From corporate to Sufi, a journey within

Radhika Sood Nayak (Photo: Twitter)
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By Sukant Deepak

New Delhi– She smiles that unlike any Bollywood blockbuster, no big break happened for her. Just a journey of small steps where she has savoured the rhythm of every phase — discovering along the way what she enjoyed singing, the poetry that stirred her and the musicians she has come to admire.

When Radhika Sood Nayak, a MBA from XLRI, Jamshedpur, whose latest music video ‘AsaN’, for which she composed and sung the poetry of Sufi mystic Shah Hussain, released recently, quit her corporate job amid much resistance from her family, the journey with music started with intimate performances.

“To be honest, saying goodbye to a big fat MNC salary and not knowing what to say to people whom I met socially did play on my mind. But when I learnt classical music and became a graded artist with Akashvani and did small live performances, things definitely changed for my own confidence,” says the singer, who has been learning Hindustani Classical from Dayal Thakur for the last nine years after taking classes from Late Pandita Sushila Rani Patel and Thumri virtuoso Dhanashree Pandit Rai.

It was, however, after her foray into Sufi music during the Kabir Festival in 2015, where she did a musical narrative on the mystic Bulleh Shah, that she began to get really noticed.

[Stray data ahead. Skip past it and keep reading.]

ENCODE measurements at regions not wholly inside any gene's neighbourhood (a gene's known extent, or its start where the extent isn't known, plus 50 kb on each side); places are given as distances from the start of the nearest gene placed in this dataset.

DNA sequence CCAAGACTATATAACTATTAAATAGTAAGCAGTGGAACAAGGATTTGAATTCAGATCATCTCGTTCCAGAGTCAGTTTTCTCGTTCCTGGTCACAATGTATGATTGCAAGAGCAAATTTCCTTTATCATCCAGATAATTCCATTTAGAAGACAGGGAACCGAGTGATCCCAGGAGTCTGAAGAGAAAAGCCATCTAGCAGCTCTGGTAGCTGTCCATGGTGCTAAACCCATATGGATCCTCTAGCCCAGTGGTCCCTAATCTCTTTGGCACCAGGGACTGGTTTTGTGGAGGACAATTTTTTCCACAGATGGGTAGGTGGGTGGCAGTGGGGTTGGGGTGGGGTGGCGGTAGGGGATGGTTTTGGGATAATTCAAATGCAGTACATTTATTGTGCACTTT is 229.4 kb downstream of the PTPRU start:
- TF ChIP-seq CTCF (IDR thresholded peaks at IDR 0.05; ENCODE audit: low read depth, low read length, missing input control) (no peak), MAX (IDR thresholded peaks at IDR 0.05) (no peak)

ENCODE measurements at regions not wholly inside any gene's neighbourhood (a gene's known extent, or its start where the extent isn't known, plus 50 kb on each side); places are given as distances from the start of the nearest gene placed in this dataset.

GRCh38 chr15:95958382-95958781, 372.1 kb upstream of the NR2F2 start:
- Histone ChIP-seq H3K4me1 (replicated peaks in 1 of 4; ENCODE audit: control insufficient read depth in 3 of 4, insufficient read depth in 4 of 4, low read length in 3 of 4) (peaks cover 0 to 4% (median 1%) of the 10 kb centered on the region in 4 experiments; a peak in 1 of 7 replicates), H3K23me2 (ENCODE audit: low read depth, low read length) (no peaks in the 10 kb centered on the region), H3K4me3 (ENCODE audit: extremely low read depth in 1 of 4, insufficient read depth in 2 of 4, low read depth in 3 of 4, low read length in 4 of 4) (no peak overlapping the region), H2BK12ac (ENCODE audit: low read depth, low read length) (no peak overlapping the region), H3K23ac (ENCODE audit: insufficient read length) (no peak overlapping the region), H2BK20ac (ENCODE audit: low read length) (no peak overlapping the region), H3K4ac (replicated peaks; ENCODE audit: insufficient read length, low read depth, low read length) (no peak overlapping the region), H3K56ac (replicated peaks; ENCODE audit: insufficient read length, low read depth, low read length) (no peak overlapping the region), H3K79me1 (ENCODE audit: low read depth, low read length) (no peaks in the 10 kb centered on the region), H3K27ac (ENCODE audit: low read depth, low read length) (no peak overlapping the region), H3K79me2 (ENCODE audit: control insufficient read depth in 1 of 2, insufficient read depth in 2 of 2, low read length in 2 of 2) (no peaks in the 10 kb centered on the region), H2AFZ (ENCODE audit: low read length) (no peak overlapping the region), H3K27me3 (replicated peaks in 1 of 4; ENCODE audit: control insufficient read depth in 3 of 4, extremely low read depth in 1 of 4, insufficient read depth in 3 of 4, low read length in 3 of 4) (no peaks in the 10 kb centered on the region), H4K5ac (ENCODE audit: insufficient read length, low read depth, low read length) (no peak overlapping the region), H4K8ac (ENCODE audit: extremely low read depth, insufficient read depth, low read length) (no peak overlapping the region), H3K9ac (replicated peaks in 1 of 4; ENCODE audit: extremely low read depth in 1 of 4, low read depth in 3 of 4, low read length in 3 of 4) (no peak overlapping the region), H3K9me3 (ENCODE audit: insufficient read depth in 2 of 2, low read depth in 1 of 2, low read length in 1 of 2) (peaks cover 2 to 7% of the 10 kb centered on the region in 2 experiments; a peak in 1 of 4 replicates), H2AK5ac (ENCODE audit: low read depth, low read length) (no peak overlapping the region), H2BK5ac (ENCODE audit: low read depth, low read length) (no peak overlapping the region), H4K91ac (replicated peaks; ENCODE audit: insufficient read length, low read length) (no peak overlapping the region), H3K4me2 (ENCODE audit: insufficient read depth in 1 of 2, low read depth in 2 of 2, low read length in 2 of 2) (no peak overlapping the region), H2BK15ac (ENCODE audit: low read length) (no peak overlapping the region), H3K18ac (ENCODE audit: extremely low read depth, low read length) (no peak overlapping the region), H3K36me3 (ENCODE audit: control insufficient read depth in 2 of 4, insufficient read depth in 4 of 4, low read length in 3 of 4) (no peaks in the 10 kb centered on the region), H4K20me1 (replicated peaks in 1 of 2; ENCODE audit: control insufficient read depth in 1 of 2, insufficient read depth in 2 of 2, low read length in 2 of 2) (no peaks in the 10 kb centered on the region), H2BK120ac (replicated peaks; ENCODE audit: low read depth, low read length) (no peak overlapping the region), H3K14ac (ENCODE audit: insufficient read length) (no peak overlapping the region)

For this singer and composer, who released her first audio single ‘Ishq Kamaal’ in 2019, the wisdom, abandon and surrender, which reside in Sufi kalaam, is something that constantly fascinates her.

Preferring live concerts as they promise a chance to share her interpretations of what she is singing, she adds, “When one gives a context to the number, the audience begins to settle into a familiar space, and becomes responsive in multiple ways, which is very gratifying. We become partners in that journey. Live sessions allow the listeners to be empowered to interact and ask questions.”

Talk to her about the poor archiving of Sufi in the sub-continent, considering many singers prefer to concentrate only a handful of popular kaalams, Nayak says, “Even Shah Hussein’s kalaam is not available in Devnagari script. Fortunately, since I can read Gurmukhi, I could get access to it on the Internet. But yes, it is not available for a larger audience. Perhaps, since singing Sufi kalaam has been an oral tradition, it has not been archived that methodically. Also, I feel we run away from slightly ‘complex’ poetry, thinking we will not get ready audiences. And in the process, new kalaam is not being worked on as much. There is a whole treasure of poetry of the Sufi mystics waiting to be explored.”

Participating in several social media concerts nowadays, she says that they have been a life-saver in these suffocating times of the lockdown. “Of course, we have to raise the bar by making the content more engaging and inclusive,” she says. (IANS)


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